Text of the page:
But first, God and beards were before the Supreme Court on Tuesday in the case of Holt v. Hobbs. At issue: Whether a Muslim prisoner in Arkansas should be allowed to wear a beard in accordance with his religious faith. Per federal statute, prisons should allow such accomodation. As a compromise, the plaintiff, Holt, had agreed that a half-inch beard would satisfy his obligation to God.

University of Virginia law professor Douglas Laycock testified for the plaintiff.

Reflections on the "post-racial" South

The dangers of coming home from school while black:

Stacy Tyler said she had left her home unlocked because she knew her foster son, DeShawn Currie, would be arriving home from school. When neighbors spotted Currie, who is black, entering the Tyler residence, they immediately called police.

When they arrived, they ordered Currie to put his hands on the door. “For what?” he said he replied. “This is my house. Why are y’all here?” Officers then pointed to a photograph on the mantel of the Tyler’s natural born children, all of whom are white, at which point Currie became angry. After a brief argument, officers pepper-sprayed Currie in the face.

This story makes me angry for several reasons: First off, either the neighbors who called the police didn't know the family had a black foster child, which makes me angry the foster parents hadn't taken steps to shield DeShawn from possible (likely?) confusion like this. Or the neighbors did know, and they did this out of malice towards a family who brought a black kid into the neighborhood. Of course I'm angry at the cops for pepper-spraying the kid, but I'm also a little angry at DeShawn himself for not reacting calmly, and maybe showing the cops his bedroom (which should have proven he was supposed to be there). But above all, I'm angry that we live in a society where all these elements come into play.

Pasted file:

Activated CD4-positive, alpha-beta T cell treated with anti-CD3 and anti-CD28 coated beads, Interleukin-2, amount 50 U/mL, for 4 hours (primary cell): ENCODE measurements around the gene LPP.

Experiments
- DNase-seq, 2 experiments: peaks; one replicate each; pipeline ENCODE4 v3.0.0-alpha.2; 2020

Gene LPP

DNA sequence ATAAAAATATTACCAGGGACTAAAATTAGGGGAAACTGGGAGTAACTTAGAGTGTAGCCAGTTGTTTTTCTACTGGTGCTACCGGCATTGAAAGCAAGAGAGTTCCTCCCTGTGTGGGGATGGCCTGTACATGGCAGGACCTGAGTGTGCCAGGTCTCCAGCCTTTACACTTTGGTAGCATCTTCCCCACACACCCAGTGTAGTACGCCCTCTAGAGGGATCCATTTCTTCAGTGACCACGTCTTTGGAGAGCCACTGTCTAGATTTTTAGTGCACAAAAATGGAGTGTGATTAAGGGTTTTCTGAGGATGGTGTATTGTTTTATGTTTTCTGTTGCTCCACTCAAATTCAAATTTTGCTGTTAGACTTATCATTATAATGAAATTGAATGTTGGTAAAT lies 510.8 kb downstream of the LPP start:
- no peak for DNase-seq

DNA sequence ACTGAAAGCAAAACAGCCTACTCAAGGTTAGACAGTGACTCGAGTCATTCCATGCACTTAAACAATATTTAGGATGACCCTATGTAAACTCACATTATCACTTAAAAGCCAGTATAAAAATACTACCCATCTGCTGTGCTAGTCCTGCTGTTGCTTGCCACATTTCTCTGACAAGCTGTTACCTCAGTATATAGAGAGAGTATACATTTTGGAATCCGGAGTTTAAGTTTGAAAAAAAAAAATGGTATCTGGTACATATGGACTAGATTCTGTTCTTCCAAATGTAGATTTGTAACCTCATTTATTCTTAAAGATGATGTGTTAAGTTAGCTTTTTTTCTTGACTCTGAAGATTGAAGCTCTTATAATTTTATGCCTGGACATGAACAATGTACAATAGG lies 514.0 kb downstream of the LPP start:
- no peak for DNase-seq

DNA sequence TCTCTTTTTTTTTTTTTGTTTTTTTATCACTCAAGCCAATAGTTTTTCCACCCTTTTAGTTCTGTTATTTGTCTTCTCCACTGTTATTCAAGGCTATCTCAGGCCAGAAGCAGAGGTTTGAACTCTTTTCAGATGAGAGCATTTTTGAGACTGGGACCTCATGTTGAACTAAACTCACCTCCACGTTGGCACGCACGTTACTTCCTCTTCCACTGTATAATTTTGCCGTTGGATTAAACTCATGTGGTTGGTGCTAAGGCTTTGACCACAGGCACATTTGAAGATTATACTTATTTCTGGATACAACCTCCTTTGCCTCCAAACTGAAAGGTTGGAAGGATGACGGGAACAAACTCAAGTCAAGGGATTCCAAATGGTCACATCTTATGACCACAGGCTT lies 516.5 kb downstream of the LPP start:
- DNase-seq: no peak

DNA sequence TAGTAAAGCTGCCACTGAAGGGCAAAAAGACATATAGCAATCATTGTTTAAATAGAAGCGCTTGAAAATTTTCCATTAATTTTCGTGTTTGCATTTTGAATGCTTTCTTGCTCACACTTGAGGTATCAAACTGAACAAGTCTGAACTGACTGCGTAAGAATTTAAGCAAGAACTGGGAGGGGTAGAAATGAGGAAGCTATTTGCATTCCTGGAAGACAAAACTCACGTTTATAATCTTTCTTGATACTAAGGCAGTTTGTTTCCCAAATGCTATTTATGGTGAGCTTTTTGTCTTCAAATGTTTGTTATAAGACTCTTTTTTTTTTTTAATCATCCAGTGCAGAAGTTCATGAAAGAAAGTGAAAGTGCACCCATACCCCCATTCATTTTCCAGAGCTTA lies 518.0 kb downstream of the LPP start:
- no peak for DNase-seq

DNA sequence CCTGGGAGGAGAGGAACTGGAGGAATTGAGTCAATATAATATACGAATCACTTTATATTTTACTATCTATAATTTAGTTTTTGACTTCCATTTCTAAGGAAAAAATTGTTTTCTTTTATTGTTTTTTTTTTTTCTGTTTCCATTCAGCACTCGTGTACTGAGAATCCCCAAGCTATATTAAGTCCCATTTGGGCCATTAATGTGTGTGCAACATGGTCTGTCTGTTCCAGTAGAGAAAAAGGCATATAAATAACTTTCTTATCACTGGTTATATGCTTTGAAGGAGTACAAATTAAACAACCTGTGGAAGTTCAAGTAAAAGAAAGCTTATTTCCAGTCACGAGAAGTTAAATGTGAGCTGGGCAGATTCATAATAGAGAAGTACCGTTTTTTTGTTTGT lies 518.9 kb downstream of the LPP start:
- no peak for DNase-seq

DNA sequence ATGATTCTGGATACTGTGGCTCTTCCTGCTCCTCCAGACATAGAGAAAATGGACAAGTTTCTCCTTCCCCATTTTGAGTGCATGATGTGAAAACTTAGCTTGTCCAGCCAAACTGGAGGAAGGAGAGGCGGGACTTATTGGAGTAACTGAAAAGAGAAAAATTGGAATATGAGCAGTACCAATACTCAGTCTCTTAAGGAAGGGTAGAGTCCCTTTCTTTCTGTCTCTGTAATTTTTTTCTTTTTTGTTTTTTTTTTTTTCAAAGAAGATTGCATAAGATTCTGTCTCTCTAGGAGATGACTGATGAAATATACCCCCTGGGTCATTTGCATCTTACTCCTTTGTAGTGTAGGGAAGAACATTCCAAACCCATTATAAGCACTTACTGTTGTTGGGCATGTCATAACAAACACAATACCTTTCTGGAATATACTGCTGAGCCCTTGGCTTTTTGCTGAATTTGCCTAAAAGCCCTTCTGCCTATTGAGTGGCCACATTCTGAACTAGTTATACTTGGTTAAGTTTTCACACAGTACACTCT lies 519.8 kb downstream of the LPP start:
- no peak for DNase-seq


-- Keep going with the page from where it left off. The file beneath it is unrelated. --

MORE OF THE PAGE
Tom Murry's degrading propaganda back in action

Because nothing says leadership better than photoshopping pictures of your opponent:

Murry's campaign, backed by the state GOP, has been relentless in attacking Adcock and her record on the Cary Town Council. In a mailer sent out this summer, a doctored image of Adcock shows her with a Pinocchio nose, claiming Adcock and her "liberal supporters" aren't telling voters the truth.

This tactic is similar to the one the North Carolina GOP executive committee used in 2010, when it sent offensive mailers on behalf of Murry depicting then-opponent Chris Heagerty in a sombrero and claiming he supported higher taxes with the line "mucho taxo," driving jobs "south of the border."

Sadly enough, this sophomoric behavior doesn't seem to backfire as much as it should. Which doesn't reflect well on the voters who respond favorably to such tactics.